Kelsey Houston-Edwards published another fantastic video this week:

By coincidence my kids had been making domino runs this week and I was already planning on doing this bridge activity with the boys – perfect timing! Even better, Houston-Edwards’s video shows that this activity is a great way to introduce kids to basic mathematical modelling. That topic has been on my mind quite a bit this week too because of the new Grant Sanderson calculus series.

So, we watched the video on Friday night and talked about some of the ideas this morning.

Here’s a short introduction to the problem and a bit about what the boys remembered from the video:

Next we moved to the problem of trying to use some basic math to describe what’s going on with these bridges. Although they’d seen the math modelling in Houston-Edwards’s video previously, the modelling ideas were not the first ideas that came to their mind. Instead they were able to solve the first step in the bridge problem. Instead they were able to just see that solution.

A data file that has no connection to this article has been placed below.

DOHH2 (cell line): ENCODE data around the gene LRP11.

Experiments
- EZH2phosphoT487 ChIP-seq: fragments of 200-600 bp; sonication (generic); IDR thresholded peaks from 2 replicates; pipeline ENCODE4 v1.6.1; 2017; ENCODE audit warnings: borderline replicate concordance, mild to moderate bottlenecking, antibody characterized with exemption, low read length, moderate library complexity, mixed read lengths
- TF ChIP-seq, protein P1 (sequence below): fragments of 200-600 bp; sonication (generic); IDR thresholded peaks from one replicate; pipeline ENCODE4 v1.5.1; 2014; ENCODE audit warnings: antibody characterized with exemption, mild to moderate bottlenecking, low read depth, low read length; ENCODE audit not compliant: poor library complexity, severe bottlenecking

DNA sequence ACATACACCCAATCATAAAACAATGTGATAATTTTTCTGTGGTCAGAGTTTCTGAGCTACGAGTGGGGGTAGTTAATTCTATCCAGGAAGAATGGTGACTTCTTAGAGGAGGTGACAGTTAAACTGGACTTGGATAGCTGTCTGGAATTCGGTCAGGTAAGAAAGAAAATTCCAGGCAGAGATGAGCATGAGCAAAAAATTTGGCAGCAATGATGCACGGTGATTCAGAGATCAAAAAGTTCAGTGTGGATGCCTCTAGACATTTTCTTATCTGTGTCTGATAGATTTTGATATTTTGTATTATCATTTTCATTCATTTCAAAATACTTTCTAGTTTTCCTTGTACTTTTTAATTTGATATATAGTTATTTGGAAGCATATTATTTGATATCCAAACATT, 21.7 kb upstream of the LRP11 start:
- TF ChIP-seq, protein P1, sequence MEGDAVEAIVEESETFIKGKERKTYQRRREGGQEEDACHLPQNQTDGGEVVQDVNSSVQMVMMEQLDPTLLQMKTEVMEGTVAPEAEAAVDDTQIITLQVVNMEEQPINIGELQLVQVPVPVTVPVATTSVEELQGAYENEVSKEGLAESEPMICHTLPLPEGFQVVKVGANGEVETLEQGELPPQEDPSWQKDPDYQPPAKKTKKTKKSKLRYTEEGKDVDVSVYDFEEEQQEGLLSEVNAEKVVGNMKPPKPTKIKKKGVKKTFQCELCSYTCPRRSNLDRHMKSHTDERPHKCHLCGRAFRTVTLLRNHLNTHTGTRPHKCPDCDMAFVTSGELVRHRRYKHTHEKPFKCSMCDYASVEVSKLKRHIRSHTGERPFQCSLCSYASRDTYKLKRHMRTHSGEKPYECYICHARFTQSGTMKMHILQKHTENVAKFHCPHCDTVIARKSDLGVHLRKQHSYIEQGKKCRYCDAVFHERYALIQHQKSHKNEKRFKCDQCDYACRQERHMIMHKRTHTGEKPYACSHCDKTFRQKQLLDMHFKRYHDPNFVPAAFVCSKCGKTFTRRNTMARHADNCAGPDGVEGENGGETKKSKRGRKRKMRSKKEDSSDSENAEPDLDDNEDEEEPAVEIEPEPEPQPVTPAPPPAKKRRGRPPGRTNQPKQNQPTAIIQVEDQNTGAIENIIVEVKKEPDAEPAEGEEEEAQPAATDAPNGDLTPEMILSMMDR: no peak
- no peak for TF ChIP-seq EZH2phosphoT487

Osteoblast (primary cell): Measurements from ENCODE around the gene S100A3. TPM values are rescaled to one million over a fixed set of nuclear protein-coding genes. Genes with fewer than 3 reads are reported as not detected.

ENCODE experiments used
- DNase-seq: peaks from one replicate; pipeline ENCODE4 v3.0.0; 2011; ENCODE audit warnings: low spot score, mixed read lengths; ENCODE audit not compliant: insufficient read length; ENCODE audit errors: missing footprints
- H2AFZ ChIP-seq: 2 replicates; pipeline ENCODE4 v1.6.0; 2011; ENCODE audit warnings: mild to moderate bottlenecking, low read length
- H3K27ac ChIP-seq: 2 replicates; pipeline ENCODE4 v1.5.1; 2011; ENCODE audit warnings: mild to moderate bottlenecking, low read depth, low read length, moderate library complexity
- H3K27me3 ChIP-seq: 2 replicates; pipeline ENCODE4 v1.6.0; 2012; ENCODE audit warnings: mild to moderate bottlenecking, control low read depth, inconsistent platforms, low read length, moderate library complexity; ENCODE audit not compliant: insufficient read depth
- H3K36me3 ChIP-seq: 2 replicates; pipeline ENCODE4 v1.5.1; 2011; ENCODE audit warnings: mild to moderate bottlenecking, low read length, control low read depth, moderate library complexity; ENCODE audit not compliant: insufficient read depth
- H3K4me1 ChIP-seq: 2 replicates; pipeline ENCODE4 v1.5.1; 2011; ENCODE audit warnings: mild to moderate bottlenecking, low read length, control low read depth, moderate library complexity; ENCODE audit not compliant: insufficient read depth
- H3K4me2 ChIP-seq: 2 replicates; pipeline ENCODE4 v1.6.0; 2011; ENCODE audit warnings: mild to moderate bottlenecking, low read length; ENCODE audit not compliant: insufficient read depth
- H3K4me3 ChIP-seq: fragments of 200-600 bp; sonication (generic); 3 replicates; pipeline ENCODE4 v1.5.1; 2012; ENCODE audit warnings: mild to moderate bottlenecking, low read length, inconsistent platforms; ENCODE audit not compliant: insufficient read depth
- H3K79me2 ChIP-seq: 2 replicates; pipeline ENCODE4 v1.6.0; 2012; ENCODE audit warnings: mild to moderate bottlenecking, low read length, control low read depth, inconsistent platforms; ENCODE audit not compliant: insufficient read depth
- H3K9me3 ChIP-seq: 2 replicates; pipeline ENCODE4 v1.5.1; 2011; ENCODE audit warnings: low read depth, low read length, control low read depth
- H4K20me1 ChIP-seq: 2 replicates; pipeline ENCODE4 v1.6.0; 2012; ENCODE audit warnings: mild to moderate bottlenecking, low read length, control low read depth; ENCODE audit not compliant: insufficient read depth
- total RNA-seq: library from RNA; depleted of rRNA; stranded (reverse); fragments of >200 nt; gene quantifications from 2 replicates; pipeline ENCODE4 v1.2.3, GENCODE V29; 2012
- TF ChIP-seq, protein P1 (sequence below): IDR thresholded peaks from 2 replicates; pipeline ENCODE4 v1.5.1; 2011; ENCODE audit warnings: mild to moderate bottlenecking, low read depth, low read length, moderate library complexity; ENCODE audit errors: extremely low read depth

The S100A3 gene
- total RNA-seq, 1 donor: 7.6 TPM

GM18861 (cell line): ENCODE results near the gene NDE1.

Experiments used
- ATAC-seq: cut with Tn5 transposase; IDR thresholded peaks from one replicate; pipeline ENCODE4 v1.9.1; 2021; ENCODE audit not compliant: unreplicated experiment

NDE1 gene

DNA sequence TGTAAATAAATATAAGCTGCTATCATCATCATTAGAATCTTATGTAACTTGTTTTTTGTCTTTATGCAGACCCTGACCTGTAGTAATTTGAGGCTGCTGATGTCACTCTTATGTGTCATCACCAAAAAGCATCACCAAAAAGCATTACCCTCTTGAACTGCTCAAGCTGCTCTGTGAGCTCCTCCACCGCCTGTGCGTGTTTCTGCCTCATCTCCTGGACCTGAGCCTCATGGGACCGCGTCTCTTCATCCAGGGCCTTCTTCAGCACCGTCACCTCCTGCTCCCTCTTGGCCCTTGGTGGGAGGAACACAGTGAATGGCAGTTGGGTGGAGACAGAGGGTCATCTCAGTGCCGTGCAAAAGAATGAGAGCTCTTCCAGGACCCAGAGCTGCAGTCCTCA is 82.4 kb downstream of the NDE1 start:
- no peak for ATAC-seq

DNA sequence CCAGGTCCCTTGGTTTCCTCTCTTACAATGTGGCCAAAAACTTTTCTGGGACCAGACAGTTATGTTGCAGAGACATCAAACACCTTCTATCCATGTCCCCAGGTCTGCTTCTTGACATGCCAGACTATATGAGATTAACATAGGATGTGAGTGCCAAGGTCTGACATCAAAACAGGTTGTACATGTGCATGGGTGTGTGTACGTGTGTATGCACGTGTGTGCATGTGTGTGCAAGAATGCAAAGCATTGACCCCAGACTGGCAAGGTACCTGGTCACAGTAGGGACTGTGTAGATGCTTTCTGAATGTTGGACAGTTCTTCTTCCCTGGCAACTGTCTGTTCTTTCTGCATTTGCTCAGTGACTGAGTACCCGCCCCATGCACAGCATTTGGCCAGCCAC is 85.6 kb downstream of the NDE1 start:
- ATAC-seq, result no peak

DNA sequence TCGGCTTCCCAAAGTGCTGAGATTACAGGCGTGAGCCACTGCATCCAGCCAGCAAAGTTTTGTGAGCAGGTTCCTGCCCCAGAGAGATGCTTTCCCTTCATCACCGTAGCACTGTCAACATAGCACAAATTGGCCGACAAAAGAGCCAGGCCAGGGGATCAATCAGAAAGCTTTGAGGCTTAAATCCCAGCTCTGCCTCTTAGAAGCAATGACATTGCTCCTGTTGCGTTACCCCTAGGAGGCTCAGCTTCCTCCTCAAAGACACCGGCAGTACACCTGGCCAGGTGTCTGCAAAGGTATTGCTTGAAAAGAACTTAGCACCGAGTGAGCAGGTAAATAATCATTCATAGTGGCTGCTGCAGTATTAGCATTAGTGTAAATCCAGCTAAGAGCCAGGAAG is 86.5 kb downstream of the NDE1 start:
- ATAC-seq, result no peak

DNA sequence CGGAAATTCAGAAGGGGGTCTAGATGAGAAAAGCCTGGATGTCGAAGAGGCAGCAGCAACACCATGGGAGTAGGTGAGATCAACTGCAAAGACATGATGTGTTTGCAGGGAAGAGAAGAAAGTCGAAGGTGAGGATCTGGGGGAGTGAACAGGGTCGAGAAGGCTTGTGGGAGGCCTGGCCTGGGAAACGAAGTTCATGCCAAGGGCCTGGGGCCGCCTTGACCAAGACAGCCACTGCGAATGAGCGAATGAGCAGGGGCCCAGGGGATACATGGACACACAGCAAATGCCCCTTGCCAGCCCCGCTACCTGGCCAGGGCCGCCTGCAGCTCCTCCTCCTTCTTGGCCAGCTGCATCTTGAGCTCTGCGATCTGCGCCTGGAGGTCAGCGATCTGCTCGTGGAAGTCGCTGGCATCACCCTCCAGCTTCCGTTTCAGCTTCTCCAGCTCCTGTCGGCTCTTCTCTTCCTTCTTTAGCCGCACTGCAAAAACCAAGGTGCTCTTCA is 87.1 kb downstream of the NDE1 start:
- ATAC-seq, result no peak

With the algebraic solution not being quite the first thing that came to their mind, I decided to dive into that solution for the bridge with 3 bricks. The nice thing about the 3 brick bridge is that the numbers are still not that complicated.

Once we had some equations written down we talked about various different approaches to solving them. My younger son found a pretty clever way to solve these equations without too much algebraic effort.

Finally, I had the boys make some bridges on the table rather than the slightly cheating way that we did in the first video. We had a bit of debate off camera about whether or not their top bricks were fully off the table, but they were certainly very close ðŸ™‚

Definitely a fun project. I’m going to try to do more of these modelling tasks in the next month or so. Right now I’m not completely sure where to find good introductory modelling tasks for kids, but hopefully solving that challenge will be a fun project for me!